Kara Krus – Also called buntayug (Ilk), this is more of gambling than game. We kids secretly played kara krus without our parents' knowledge. And we would bet our meager allowance. The rule is simple. A pair of coins of the same denomination, say 10 cents or 50 cents in our time (recently larger denominations up to 10-peso coin are used), are tossed into the air. On falling to the ground, a pair of heads (tao) makes a winner, while a pair of tails or bird - meaning the eagle symbol - makes a loser. A head and a tail means you have to repeat tossing the coins. It is purely a game of chance but foul play (daya) is not unusual. Be sure the coins face opposite each other before tossing them into the air, and they must be tossed high enough so that they bounce and settle freely on the ground. The game could turn into a bad habit and could breed future gamblers.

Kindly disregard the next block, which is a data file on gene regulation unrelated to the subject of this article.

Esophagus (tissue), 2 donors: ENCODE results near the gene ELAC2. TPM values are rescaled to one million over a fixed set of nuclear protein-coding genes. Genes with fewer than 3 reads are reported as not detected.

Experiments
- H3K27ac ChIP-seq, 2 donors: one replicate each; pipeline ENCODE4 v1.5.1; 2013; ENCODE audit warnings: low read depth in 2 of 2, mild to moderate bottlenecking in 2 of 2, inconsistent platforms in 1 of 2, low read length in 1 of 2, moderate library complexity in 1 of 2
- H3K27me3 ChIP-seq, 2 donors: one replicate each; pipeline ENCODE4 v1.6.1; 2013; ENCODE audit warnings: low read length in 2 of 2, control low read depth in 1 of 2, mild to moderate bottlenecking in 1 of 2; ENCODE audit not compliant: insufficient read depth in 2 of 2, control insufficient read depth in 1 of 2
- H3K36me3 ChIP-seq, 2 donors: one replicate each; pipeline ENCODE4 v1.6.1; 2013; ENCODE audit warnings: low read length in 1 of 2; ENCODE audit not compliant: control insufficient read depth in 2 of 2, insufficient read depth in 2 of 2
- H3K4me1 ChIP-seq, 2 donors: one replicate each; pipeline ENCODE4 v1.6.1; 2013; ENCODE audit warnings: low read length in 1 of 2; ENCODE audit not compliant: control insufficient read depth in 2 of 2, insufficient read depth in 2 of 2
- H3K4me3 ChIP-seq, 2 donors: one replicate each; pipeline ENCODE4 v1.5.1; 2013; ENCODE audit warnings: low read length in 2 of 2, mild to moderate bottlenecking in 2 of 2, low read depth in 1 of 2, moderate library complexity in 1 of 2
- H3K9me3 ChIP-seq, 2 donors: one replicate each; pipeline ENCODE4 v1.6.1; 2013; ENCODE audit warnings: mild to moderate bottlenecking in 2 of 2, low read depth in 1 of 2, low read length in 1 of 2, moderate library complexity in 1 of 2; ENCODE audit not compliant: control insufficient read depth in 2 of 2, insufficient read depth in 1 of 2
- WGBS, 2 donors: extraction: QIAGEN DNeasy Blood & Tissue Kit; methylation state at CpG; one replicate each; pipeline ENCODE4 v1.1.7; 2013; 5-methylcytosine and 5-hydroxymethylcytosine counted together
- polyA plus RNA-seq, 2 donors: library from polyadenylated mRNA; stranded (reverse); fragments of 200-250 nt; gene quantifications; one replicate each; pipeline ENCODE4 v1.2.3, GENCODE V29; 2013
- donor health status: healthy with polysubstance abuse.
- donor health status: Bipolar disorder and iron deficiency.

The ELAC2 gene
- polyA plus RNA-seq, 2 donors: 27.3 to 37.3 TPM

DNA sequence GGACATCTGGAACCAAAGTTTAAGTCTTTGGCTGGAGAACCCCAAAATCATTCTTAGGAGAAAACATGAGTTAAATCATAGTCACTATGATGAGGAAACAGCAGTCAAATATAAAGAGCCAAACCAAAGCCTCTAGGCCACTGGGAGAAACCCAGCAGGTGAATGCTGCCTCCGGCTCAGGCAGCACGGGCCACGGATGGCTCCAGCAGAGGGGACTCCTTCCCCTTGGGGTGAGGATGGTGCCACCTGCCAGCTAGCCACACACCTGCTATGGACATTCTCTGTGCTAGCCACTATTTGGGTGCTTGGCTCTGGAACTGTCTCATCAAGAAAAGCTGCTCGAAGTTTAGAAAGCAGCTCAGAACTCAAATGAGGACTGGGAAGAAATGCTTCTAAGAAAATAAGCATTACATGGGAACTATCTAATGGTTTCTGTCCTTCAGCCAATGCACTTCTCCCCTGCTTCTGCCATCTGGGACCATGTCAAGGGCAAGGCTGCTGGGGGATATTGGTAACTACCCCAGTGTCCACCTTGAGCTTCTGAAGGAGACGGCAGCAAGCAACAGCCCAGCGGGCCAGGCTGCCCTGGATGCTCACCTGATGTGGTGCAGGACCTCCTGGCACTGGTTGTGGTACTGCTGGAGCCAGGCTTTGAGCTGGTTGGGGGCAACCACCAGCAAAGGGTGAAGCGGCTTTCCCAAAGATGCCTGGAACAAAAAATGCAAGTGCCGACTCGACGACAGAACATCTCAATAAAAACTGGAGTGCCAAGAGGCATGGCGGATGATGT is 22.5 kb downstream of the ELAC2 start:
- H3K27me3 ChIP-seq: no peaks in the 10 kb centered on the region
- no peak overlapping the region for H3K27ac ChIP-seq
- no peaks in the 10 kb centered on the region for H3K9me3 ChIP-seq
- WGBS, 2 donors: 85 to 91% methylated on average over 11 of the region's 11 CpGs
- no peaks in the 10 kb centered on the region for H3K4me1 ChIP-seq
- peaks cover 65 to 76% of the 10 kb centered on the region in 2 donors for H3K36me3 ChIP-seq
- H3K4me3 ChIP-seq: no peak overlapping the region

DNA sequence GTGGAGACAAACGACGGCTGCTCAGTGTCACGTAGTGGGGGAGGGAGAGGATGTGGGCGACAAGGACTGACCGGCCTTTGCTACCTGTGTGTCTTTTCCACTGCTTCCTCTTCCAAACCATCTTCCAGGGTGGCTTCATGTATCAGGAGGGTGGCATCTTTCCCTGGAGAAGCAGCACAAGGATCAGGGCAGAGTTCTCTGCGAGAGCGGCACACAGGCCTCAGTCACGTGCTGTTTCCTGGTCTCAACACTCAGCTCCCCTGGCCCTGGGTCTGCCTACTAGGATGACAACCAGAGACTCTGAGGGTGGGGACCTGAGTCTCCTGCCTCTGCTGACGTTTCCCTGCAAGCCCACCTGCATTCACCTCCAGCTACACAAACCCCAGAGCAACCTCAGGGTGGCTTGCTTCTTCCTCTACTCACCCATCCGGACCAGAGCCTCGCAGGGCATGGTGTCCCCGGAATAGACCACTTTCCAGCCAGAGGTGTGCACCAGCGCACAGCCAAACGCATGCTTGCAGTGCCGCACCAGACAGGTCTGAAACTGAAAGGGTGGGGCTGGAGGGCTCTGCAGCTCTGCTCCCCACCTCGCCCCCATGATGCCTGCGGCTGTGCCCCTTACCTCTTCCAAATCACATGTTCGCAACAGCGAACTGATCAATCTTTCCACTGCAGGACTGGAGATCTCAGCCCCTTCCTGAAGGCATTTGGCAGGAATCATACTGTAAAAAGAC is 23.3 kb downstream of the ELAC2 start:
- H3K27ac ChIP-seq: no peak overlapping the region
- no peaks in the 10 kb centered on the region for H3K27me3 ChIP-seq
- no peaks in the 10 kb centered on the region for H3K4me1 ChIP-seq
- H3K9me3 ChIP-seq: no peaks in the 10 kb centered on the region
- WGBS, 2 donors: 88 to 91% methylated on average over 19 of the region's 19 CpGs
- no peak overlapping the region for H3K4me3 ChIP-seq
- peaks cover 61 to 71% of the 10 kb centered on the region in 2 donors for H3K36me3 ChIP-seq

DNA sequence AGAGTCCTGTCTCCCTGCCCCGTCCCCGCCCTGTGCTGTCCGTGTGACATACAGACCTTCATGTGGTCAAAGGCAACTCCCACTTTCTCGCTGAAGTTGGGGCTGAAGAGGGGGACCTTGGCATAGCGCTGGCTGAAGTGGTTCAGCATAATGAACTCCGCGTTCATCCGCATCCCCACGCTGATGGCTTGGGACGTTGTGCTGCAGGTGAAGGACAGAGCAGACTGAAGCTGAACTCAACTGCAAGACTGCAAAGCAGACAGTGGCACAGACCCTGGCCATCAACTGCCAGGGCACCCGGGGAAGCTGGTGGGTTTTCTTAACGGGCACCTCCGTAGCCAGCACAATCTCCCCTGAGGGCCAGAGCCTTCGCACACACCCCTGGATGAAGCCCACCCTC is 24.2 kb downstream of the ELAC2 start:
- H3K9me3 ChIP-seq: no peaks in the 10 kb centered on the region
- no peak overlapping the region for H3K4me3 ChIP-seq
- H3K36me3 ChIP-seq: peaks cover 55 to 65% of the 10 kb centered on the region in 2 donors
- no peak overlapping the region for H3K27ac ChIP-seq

Jack-n-poi – It is an old game, possibly originated from China, which is used to resolve conflicts like head or tail. It is quite an intellectual and witty way. Here two or more persons play the game. Stone (clenched fist) defeats scissor (forefinger and middle finger open) but it loses to paper (palm open). Paper on the other hand submits to scissor. By law of elimination, the one who survives wins –and the loser faces the consequence he may not like. We, kids on the farm, resolved work assignment through jack-n-poi, like taking the goat to graze, or cleaning the pig sty – and such chores we would prefer someone doing it for us.